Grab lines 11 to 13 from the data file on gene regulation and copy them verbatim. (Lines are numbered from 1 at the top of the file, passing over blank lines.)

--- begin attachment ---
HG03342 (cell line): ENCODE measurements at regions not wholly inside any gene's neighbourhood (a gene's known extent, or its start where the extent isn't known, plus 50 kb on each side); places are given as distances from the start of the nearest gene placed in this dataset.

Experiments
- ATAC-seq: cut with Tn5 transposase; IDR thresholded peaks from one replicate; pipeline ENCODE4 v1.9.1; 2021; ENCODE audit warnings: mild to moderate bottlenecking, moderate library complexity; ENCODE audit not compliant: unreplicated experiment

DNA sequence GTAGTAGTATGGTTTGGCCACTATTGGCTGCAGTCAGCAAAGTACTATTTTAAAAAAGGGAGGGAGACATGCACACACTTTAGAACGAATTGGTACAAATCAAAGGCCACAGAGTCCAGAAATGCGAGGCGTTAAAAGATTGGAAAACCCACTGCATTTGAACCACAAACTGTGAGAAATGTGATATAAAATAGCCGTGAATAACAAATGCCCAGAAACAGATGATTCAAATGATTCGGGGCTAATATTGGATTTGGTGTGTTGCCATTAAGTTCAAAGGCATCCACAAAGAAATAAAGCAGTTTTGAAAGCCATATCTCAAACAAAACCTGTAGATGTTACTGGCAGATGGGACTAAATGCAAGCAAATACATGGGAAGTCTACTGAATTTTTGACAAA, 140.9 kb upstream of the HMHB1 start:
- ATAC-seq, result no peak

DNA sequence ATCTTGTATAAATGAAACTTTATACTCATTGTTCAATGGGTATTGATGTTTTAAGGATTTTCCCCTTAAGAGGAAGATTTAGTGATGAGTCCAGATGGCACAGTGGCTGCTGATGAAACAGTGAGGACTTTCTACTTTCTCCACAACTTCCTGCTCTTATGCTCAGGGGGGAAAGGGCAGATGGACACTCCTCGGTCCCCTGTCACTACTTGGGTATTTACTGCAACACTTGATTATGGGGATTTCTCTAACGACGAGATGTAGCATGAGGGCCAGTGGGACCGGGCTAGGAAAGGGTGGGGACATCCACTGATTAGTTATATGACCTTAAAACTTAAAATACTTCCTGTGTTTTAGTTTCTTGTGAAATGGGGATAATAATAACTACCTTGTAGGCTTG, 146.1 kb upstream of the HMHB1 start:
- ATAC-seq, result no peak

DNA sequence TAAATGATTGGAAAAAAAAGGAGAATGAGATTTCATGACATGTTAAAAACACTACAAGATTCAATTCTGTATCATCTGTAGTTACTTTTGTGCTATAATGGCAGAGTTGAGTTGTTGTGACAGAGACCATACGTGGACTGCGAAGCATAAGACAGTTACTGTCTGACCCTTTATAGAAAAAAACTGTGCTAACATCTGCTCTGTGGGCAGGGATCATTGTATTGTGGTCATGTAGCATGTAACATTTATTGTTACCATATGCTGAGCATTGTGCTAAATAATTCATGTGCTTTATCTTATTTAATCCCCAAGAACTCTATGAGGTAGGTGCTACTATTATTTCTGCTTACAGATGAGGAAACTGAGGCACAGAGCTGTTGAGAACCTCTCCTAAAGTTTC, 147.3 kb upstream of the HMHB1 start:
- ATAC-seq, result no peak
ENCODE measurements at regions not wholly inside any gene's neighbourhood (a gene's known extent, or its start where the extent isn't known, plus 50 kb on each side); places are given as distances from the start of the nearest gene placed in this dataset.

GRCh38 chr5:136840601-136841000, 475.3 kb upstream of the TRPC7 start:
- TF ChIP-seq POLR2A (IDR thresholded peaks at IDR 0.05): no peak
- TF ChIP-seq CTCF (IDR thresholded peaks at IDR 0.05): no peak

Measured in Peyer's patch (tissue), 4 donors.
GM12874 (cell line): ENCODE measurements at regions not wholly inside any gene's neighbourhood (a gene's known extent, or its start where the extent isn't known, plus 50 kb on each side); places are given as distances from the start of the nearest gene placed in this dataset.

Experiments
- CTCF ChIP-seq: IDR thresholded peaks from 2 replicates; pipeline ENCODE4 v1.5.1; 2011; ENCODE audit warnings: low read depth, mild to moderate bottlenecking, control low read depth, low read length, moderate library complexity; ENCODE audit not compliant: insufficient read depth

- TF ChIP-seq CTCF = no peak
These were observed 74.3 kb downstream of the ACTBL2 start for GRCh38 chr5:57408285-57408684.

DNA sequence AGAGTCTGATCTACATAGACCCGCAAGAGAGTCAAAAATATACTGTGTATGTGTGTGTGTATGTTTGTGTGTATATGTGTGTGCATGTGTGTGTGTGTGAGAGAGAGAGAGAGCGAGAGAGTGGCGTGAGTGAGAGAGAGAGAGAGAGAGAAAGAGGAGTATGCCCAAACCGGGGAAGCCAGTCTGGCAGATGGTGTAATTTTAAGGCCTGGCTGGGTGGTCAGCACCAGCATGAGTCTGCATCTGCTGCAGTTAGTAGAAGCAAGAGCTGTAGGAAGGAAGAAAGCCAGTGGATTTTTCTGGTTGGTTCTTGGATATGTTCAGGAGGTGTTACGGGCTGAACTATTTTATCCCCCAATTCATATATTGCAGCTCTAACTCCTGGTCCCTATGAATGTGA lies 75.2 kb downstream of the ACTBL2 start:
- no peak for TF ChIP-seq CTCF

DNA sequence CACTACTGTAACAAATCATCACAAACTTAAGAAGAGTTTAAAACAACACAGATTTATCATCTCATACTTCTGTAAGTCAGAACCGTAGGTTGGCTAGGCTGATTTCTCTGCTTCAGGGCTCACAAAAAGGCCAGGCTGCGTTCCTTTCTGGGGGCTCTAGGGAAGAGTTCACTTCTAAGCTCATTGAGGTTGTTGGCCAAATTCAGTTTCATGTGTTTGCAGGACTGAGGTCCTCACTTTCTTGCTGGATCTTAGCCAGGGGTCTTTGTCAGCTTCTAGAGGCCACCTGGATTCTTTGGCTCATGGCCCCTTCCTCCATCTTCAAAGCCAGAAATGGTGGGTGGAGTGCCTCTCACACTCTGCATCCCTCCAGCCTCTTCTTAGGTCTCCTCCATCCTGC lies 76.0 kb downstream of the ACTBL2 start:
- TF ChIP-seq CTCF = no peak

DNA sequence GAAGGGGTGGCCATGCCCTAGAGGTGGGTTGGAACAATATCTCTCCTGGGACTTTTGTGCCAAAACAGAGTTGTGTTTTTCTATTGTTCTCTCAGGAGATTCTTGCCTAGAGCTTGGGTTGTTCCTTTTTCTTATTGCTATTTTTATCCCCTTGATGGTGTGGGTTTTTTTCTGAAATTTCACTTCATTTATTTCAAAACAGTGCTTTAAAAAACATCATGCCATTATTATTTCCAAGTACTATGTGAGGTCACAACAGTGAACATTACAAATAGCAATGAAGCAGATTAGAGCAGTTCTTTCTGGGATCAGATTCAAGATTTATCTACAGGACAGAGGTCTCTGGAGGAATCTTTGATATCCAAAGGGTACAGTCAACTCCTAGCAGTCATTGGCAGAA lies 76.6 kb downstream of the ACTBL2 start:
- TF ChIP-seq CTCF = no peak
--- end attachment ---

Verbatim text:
GRCh38 chr5:136840601-136841000, 475.3 kb upstream of the TRPC7 start:
- TF ChIP-seq POLR2A (IDR thresholded peaks at IDR 0.05): no peak
- TF ChIP-seq CTCF (IDR thresholded peaks at IDR 0.05): no peak